Last Updated on 12/20/2023 by Glynn Willard




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During our RV full-time travels, we’ve come across some great ideas for travel trailer storage in a tight space!

Through trial and error with one great RV storage idea after another, we narrowed down what worked the best way for a family of four in a 28′ travel trailer.

And that’s not much space!

Hopefully, some of these RV organization tips will help you maximize your storage area in your RV.

Even if you have a small camper.
 

 

RV Storage Ideas Within The RV Living Space

 

There’s not much space with which to work.


 
There are nooks and crannies in all parts of an RV’s living space that can be optimized in a great way.

To make your life easier, you’ll need some accessories to outfit your RV. We’ll discuss their application later in the article.

Start by rummaging through your house before ordering anything. Save the rest of your money for your RV adventures!

Make sure you measure twice and only order once.

Yes, we’re an Amazon Associate, so some of the pictures are affiliate links. It makes it easier to guide you to efficiently outfit your travel trailer or RV.
 

Helpful RV Accessories

 

 
Again, measure twice, plan carefully and buy only what you need. One still has to consider the cargo-carrying capacity of your travel trailer or RV.

Besides, you don’t need the extra cost of stuff that’s useless or doesn’t serve multiple uses.

And if you forget anything, it’s easy to pick up necessities while at a hardware store or container store along your route.
 

Managing A Small Closet In An RV

 

A hanging organizer in a small closet is helpful.


 
Bedroom closets in an RV are not known for large closet space, so you have to be very creative.

We found adjustable shelves, hanging organizers and command hooks to reign strong for both large and small items.

Most bedroom closets have metal slots for hangers. If you need to hang any higher-end couture of different sizes, this is the perfect place.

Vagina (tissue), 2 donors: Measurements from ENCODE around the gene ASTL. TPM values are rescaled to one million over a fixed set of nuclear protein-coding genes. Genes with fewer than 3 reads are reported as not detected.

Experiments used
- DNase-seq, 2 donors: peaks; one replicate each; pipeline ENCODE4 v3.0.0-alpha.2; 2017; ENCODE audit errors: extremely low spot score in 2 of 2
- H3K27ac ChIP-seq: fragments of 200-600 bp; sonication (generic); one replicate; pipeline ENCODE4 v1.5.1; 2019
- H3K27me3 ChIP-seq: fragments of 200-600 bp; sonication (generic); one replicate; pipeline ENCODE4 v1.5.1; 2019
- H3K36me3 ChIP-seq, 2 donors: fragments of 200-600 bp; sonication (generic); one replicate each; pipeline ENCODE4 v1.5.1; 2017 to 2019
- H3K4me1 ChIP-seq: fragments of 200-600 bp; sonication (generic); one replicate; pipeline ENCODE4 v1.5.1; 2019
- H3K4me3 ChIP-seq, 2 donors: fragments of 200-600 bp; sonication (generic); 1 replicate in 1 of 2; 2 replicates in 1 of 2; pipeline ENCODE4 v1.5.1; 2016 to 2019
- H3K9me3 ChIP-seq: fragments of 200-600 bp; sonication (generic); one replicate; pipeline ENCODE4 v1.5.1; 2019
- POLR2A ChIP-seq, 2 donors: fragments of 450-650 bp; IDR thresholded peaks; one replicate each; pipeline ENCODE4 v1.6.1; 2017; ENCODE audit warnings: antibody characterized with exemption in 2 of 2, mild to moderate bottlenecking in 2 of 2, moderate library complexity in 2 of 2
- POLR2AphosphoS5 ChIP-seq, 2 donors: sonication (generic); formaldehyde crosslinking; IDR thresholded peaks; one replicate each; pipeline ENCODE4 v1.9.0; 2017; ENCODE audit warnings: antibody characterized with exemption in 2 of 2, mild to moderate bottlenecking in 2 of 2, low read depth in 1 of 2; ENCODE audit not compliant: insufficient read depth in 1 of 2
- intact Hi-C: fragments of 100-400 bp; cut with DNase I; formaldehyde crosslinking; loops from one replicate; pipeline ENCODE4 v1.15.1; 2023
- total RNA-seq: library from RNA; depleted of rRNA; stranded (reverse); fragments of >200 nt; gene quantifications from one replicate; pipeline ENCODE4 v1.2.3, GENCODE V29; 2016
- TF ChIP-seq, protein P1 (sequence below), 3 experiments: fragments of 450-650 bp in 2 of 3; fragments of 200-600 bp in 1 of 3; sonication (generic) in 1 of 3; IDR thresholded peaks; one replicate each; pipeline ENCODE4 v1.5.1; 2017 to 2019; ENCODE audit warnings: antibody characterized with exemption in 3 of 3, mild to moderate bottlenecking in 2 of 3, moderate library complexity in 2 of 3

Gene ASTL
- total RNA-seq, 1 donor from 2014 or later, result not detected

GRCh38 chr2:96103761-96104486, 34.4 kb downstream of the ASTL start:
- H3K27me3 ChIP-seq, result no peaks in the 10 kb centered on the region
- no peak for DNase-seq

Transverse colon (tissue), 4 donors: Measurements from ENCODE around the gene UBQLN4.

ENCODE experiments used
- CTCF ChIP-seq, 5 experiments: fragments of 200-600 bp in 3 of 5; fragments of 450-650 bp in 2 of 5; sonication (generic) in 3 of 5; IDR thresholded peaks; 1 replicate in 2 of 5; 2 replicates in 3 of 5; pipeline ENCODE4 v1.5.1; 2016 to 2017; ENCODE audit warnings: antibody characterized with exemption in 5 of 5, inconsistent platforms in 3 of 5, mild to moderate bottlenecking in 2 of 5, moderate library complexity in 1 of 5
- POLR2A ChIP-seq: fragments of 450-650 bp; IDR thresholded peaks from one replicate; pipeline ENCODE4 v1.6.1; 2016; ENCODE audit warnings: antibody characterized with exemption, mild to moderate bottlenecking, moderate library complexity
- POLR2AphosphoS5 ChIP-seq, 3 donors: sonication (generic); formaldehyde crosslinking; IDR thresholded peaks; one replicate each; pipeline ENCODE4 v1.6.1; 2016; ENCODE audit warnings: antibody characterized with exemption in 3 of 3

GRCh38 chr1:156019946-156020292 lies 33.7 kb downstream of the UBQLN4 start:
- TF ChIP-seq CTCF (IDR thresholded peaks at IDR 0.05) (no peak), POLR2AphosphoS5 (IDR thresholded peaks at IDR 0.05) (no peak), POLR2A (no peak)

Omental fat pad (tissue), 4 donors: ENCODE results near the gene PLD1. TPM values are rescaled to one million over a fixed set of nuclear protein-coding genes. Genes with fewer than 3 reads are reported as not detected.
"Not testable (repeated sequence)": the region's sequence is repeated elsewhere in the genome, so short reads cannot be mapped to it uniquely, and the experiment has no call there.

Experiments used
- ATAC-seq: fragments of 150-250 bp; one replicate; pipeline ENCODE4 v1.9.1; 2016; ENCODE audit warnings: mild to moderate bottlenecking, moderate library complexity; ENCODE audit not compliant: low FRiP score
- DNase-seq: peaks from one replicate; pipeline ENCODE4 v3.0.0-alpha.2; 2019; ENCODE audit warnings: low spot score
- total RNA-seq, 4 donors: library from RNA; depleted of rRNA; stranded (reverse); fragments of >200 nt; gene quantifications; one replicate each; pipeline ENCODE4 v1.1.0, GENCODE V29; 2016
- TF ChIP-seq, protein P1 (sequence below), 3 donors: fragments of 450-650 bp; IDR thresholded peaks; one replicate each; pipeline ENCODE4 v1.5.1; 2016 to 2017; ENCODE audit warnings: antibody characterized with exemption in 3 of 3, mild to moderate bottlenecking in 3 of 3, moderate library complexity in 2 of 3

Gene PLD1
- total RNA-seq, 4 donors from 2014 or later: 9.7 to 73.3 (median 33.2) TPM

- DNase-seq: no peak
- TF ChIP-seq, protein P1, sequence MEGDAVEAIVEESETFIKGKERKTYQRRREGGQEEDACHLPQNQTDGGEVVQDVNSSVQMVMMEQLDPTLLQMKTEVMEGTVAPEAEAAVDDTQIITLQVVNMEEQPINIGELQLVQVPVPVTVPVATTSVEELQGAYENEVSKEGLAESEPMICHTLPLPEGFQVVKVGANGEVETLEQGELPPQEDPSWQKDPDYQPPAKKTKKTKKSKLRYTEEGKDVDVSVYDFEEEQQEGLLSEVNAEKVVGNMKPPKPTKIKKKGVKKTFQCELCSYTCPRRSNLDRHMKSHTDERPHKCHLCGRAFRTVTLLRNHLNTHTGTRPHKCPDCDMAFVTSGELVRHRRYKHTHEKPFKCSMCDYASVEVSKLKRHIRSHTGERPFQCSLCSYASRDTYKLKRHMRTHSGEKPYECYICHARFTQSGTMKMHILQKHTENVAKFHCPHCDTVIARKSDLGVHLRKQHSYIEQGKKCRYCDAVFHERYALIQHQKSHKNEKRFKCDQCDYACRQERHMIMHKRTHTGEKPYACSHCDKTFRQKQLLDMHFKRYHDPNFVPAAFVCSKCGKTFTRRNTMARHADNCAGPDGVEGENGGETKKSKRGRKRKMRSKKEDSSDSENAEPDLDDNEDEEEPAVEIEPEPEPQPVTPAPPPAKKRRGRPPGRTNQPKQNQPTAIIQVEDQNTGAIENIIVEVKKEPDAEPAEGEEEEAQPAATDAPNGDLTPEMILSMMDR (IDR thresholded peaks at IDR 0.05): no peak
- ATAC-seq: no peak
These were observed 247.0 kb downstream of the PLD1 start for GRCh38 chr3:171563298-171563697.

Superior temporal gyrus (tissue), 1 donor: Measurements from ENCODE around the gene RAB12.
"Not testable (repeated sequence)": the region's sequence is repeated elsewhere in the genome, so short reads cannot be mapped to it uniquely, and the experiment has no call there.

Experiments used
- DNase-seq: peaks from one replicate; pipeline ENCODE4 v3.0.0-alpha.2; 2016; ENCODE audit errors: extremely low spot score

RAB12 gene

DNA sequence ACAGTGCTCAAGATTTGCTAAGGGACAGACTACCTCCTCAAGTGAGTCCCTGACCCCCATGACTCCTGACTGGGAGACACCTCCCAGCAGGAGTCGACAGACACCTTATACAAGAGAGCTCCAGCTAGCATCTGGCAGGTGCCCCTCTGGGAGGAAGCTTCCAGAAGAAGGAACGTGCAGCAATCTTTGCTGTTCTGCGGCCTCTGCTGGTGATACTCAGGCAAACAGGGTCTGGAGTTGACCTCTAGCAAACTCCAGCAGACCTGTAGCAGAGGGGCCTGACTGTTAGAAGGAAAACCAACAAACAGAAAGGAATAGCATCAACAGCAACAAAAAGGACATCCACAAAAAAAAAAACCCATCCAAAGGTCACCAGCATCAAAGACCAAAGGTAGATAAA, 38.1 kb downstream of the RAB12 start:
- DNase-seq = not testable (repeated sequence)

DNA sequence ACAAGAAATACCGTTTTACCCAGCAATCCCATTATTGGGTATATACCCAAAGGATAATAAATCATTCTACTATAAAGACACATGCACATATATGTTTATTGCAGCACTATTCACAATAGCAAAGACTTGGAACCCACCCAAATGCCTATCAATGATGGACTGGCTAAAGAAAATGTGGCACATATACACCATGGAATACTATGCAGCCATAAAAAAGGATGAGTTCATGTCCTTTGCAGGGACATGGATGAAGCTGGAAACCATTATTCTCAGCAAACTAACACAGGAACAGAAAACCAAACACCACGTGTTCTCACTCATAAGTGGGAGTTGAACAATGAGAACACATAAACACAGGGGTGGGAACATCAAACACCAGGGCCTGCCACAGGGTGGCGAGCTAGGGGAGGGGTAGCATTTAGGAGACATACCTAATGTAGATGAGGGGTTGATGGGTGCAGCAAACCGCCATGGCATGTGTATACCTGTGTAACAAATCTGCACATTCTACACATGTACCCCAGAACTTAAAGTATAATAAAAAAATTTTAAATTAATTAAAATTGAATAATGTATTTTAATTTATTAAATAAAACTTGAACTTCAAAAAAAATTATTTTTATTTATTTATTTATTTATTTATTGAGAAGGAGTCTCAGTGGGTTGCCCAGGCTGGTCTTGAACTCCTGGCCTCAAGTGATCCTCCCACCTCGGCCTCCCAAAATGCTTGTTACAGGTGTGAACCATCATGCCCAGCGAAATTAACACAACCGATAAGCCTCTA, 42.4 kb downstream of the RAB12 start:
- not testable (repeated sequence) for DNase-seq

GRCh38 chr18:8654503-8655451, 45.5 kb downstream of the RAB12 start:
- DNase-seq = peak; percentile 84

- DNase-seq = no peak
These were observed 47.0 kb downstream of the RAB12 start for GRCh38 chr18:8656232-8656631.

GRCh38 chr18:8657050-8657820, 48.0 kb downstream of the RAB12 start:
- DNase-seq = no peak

Just make sure to adjust any shelving properly to accommodate both the hanging clothes and smaller items on the shelf.

We used collapsible containers on the shelves for T-shirts, sweaters and hiking socks.

The back of the closet door is a great place for a hanging organizer attached with command Velcro strips for undergarments and socks.
 

Under Bed Storage For Less Frequently Used Items

 
We found vacuum bags to be perfect for our winter jackets.

Yes, we generally stayed where it was warm, but we were glad we had them when touring Maine in the fall.

This is also a great place for larger items such as extra bath towels, space heaters, hiking packs, etc.

Accessing the under-bed storage wasn’t exactly easy access, so we kept infrequently used items there.
 

Better Organization For Your Shoes

 

Cut a soft shoe rack to strategically place in tight RV spaces.


 
I’m good with a pair of Keens and sneakers. The rest of the time, I’m barefoot.

But we still carried a lot of “just in case” shoes. Anything that was worn infrequently went into a bin in the truck bed or under the master bed.

We kept a tote bin lid by the door as a catch-all for shoes worn daily.

This made it easy to contain debris brought in by our shoes. All I had to do was pull the lid out and bang off the dirt.

It wasn’t pretty, but it worked well.

Shoes that were worn occasionally made it to the hanging shoe rack cut to fit the sides of the bed frame. We used Command Velcro strips to adhere it to the side of the bed.
 

Maximizing The Little Space in An RV Bathroom

 

The hanging organizer for towels (in the mirror) and on the shower rod.


 
An RV Bathroom is typically cramped. Especially for our family of four. Like the rest of the rig, every space needs to be well thought out.